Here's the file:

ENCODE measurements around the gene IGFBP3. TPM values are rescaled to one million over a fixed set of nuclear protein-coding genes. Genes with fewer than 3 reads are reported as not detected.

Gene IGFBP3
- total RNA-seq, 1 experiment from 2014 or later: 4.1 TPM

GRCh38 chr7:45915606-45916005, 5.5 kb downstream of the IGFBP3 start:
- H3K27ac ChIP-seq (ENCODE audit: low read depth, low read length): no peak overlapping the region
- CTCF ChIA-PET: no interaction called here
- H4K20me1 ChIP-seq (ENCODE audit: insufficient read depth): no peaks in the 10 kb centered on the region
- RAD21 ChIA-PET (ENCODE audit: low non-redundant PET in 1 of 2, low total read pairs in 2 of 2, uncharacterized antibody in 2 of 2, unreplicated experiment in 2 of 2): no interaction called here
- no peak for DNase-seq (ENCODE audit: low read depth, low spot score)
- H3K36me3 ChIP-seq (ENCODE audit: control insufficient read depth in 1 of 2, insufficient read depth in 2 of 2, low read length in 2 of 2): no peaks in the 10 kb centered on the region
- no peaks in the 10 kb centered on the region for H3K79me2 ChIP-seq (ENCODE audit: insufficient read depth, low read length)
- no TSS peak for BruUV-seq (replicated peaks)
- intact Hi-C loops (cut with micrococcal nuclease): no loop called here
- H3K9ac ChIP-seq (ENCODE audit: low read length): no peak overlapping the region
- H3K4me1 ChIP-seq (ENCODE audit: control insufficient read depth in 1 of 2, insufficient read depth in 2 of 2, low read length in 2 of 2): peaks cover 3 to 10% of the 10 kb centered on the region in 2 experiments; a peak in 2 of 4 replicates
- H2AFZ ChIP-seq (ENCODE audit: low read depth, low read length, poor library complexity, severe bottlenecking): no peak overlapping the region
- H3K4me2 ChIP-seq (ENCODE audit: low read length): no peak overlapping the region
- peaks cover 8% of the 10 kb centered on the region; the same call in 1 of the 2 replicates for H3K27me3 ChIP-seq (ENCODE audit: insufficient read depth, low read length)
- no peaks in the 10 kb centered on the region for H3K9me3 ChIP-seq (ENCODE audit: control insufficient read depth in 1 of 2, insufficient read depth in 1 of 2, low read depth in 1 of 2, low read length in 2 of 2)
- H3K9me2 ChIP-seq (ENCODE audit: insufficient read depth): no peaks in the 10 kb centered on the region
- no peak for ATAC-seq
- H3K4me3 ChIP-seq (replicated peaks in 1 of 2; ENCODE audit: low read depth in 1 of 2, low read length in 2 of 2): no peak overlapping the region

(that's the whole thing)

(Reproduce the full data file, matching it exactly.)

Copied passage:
ENCODE measurements around the gene IGFBP3. TPM values are rescaled to one million over a fixed set of nuclear protein-coding genes. Genes with fewer than 3 reads are reported as not detected.

Gene IGFBP3
- total RNA-seq, 1 experiment from 2014 or later: 4.1 TPM

GRCh38 chr7:45915606-45916005, 5.5 kb downstream of the IGFBP3 start:
- H3K27ac ChIP-seq (ENCODE audit: low read depth, low read length): no peak overlapping the region
- CTCF ChIA-PET: no interaction called here
- H4K20me1 ChIP-seq (ENCODE audit: insufficient read depth): no peaks in the 10 kb centered on the region
- RAD21 ChIA-PET (ENCODE audit: low non-redundant PET in 1 of 2, low total read pairs in 2 of 2, uncharacterized antibody in 2 of 2, unreplicated experiment in 2 of 2): no interaction called here
- no peak for DNase-seq (ENCODE audit: low read depth, low spot score)
- H3K36me3 ChIP-seq (ENCODE audit: control insufficient read depth in 1 of 2, insufficient read depth in 2 of 2, low read length in 2 of 2): no peaks in the 10 kb centered on the region
- no peaks in the 10 kb centered on the region for H3K79me2 ChIP-seq (ENCODE audit: insufficient read depth, low read length)
- no TSS peak for BruUV-seq (replicated peaks)
- intact Hi-C loops (cut with micrococcal nuclease): no loop called here
- H3K9ac ChIP-seq (ENCODE audit: low read length): no peak overlapping the region
- H3K4me1 ChIP-seq (ENCODE audit: control insufficient read depth in 1 of 2, insufficient read depth in 2 of 2, low read length in 2 of 2): peaks cover 3 to 10% of the 10 kb centered on the region in 2 experiments; a peak in 2 of 4 replicates
- H2AFZ ChIP-seq (ENCODE audit: low read depth, low read length, poor library complexity, severe bottlenecking): no peak overlapping the region
- H3K4me2 ChIP-seq (ENCODE audit: low read length): no peak overlapping the region
- peaks cover 8% of the 10 kb centered on the region; the same call in 1 of the 2 replicates for H3K27me3 ChIP-seq (ENCODE audit: insufficient read depth, low read length)
- no peaks in the 10 kb centered on the region for H3K9me3 ChIP-seq (ENCODE audit: control insufficient read depth in 1 of 2, insufficient read depth in 1 of 2, low read depth in 1 of 2, low read length in 2 of 2)
- H3K9me2 ChIP-seq (ENCODE audit: insufficient read depth): no peaks in the 10 kb centered on the region
- no peak for ATAC-seq
- H3K4me3 ChIP-seq (replicated peaks in 1 of 2; ENCODE audit: low read depth in 1 of 2, low read length in 2 of 2): no peak overlapping the region